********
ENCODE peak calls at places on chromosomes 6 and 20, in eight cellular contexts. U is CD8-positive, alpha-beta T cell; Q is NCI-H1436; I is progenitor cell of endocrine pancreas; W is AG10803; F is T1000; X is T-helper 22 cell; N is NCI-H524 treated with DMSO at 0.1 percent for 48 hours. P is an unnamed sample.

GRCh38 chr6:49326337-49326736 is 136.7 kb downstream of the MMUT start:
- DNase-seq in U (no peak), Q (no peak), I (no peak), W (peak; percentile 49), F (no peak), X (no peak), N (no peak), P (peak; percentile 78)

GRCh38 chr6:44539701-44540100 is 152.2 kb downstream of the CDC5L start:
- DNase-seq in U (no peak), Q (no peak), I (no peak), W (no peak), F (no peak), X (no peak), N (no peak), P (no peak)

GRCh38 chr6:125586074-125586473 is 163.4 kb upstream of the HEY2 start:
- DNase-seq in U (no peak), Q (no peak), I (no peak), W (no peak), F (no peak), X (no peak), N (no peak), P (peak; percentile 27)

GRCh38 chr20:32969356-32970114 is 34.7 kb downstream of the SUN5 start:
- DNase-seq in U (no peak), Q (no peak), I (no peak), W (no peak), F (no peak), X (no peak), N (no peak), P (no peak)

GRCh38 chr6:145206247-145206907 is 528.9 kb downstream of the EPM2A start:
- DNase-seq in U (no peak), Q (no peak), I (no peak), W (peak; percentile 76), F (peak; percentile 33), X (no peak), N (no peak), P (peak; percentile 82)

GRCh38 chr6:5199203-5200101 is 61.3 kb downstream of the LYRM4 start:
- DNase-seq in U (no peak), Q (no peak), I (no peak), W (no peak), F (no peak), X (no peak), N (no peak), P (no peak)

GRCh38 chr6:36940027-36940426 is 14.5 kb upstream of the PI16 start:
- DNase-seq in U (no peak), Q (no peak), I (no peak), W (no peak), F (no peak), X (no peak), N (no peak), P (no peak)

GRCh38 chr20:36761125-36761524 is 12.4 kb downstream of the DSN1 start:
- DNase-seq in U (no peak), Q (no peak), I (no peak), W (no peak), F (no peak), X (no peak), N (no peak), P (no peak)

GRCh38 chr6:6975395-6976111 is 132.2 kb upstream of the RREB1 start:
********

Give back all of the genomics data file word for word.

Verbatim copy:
ENCODE peak calls at places on chromosomes 6 and 20, in eight cellular contexts. U is CD8-positive, alpha-beta T cell; Q is NCI-H1436; I is progenitor cell of endocrine pancreas; W is AG10803; F is T1000; X is T-helper 22 cell; N is NCI-H524 treated with DMSO at 0.1 percent for 48 hours. P is an unnamed sample.

GRCh38 chr6:49326337-49326736 is 136.7 kb downstream of the MMUT start:
- DNase-seq in U (no peak), Q (no peak), I (no peak), W (peak; percentile 49), F (no peak), X (no peak), N (no peak), P (peak; percentile 78)

GRCh38 chr6:44539701-44540100 is 152.2 kb downstream of the CDC5L start:
- DNase-seq in U (no peak), Q (no peak), I (no peak), W (no peak), F (no peak), X (no peak), N (no peak), P (no peak)

GRCh38 chr6:125586074-125586473 is 163.4 kb upstream of the HEY2 start:
- DNase-seq in U (no peak), Q (no peak), I (no peak), W (no peak), F (no peak), X (no peak), N (no peak), P (peak; percentile 27)

GRCh38 chr20:32969356-32970114 is 34.7 kb downstream of the SUN5 start:
- DNase-seq in U (no peak), Q (no peak), I (no peak), W (no peak), F (no peak), X (no peak), N (no peak), P (no peak)

GRCh38 chr6:145206247-145206907 is 528.9 kb downstream of the EPM2A start:
- DNase-seq in U (no peak), Q (no peak), I (no peak), W (peak; percentile 76), F (peak; percentile 33), X (no peak), N (no peak), P (peak; percentile 82)

GRCh38 chr6:5199203-5200101 is 61.3 kb downstream of the LYRM4 start:
- DNase-seq in U (no peak), Q (no peak), I (no peak), W (no peak), F (no peak), X (no peak), N (no peak), P (no peak)

GRCh38 chr6:36940027-36940426 is 14.5 kb upstream of the PI16 start:
- DNase-seq in U (no peak), Q (no peak), I (no peak), W (no peak), F (no peak), X (no peak), N (no peak), P (no peak)

GRCh38 chr20:36761125-36761524 is 12.4 kb downstream of the DSN1 start:
- DNase-seq in U (no peak), Q (no peak), I (no peak), W (no peak), F (no peak), X (no peak), N (no peak), P (no peak)

GRCh38 chr6:6975395-6976111 is 132.2 kb upstream of the RREB1 start: